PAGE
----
With many major international consumer brands still wary of the CBD market, there is still the time for smaller players to make their mark.
Speaking at the Global Cannabis Institute Conference in London recently Tim Philips, Managing Director of U.K. market intelligence firm CBD Intel, said on-going regulatory issues are a barrier to entry for major consumer brands.
He said: “How the regulatory issues are resolved will determine whether CBD is sold through the big consumer brands. Big companies like (global drinks’ brand) Diageo have said they will not be making any investments into CBD until there is a clear regulatory path forward.”
“As things are right now,” continued Philips, “this is leaving room for the smaller players with a higher risk profile, they can still get in and flourish as we still have no visibility on what the landscape will look like for the next five years.”
Analysis by the Brightfield group estimates that Charlotte’s Web has the largest CBD market share at 7% in comparison to Coca-Cola’s share of almost 50% of the global carbonated drinks’ market. Speaking in an open debate at the event Sebastien Riessland of Austrian firm Magu-cbd said its frustration with its domestic market stems from a lack of CBD understanding by its regulators.
Xan Morgan, CEO of Equinox International, reminded attendees that it is up to regulators in each of the 28 E.U. states as to whether they undertake any punitive action in relation to Novel Food. He contends that U.K. regulator the Food Standards Agency is fully aware of the CBD market, which he described as being both ‘evolved and safe’.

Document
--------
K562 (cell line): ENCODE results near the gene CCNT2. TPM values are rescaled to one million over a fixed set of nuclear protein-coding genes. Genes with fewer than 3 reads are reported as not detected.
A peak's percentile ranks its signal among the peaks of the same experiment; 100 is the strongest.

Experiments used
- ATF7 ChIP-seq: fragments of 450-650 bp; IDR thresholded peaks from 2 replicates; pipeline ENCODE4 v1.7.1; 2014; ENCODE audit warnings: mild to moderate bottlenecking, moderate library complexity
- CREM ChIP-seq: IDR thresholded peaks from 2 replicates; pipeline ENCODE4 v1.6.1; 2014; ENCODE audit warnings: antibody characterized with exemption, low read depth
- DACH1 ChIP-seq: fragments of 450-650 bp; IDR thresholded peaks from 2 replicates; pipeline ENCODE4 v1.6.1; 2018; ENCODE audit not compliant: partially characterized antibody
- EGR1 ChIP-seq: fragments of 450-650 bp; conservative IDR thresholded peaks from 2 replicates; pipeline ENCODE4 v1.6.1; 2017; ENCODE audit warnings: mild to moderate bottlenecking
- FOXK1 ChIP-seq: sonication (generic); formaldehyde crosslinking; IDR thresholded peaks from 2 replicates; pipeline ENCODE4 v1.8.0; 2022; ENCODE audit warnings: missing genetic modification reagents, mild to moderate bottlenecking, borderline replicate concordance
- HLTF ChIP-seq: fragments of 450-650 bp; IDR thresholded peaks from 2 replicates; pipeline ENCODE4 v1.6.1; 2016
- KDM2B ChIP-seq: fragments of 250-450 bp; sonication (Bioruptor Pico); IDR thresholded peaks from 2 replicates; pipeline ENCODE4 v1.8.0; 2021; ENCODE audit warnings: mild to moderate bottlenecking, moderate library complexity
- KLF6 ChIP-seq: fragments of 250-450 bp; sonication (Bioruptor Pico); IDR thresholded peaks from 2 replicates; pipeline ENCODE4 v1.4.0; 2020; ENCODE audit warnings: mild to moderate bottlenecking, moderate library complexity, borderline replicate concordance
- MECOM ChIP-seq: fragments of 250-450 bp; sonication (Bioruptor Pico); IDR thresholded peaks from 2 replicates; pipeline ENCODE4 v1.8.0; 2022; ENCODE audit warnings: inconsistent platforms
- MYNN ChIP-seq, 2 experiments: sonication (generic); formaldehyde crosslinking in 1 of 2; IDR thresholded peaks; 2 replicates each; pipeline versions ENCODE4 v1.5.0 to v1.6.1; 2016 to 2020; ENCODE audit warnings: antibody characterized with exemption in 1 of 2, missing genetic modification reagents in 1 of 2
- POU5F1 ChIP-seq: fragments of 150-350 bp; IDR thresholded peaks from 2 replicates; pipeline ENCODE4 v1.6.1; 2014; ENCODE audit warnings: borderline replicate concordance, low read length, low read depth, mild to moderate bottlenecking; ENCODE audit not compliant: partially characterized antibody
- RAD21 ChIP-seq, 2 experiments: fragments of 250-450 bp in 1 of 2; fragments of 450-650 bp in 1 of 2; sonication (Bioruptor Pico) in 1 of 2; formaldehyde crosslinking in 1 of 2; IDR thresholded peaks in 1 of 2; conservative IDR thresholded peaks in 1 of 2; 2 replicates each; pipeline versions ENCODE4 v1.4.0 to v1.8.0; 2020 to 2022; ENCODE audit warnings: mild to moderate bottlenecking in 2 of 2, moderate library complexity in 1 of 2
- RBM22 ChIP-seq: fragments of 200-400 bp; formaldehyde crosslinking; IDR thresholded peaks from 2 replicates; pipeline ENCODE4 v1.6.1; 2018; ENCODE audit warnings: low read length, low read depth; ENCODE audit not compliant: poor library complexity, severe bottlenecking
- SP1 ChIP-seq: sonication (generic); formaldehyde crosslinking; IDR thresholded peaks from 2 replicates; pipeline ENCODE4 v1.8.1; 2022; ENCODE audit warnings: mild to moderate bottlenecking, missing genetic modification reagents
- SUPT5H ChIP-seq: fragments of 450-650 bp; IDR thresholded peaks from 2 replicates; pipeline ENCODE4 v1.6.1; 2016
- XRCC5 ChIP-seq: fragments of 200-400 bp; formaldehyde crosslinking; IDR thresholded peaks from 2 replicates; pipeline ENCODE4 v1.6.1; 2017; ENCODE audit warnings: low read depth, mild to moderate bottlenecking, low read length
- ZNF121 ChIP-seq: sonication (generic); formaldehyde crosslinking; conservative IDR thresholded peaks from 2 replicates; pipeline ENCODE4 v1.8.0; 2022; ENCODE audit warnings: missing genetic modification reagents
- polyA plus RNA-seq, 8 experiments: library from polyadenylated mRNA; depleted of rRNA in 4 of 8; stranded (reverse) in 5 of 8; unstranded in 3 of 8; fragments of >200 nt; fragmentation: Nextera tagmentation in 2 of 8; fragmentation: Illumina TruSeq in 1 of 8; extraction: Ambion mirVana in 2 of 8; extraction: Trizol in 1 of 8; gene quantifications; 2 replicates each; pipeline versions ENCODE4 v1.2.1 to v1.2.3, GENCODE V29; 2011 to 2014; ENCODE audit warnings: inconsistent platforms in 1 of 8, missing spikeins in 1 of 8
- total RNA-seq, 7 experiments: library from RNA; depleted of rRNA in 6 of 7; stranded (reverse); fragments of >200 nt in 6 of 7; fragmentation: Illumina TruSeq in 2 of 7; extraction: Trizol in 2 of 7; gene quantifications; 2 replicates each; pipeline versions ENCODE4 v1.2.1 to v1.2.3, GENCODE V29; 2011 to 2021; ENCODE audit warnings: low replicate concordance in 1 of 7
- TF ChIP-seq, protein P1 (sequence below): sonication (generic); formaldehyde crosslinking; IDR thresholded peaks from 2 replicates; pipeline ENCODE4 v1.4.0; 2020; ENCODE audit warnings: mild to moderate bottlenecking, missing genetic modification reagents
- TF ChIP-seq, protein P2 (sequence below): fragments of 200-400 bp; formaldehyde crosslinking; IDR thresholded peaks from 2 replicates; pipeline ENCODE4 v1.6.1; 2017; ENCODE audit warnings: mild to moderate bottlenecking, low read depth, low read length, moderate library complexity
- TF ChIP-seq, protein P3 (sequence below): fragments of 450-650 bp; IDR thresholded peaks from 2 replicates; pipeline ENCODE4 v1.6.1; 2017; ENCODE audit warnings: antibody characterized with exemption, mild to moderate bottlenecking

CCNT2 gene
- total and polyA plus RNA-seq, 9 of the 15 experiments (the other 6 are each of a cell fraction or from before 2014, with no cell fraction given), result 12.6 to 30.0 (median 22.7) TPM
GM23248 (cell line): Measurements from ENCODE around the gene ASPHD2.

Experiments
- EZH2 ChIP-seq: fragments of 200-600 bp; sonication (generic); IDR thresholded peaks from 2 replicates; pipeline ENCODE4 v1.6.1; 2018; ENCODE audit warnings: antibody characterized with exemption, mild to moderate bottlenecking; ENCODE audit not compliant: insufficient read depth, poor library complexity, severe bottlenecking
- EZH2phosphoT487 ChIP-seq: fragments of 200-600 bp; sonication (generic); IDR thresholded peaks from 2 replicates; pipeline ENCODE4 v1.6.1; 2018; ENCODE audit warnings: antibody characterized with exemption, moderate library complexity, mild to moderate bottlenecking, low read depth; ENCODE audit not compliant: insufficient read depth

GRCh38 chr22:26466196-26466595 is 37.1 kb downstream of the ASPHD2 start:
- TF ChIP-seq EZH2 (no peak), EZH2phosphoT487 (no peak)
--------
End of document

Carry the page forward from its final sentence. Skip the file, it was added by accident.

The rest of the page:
Catherine Wilson, Managing Director of U.K. firm CannaWell, said its ‘difficult’ for many CBD and hemp companies to display their laboratory certificates as many industrial hemp extracts will contain ‘illegal’ levels of THC.
THC: ‘Too High’
Wendy Pagaduan, Founder and creator of Clean Coconut, a U.S. CBD Skincare company, elaborated on the progress in her home market. She said many who were using THC gummies found they were getting ‘too high’, while those taking too much CBD found they were ‘over-relaxed’.
She said they key to the successful development of the market is to learn pursue the path of ‘individual micro-dosing’. She said: “It’s all about education; sellers need to educate consumers. We are not doing ourselves justice, there is too much of a focus on the product and not enough understanding of it.”
The discussion also turned to the bioavailability of CBD in the body with representatives from Canadian firm Satipharm elaborating on its Gelpell technology. Its gelatin bead capsules release CBD into the small intestine boosting bioavailability by 30%, say the company.
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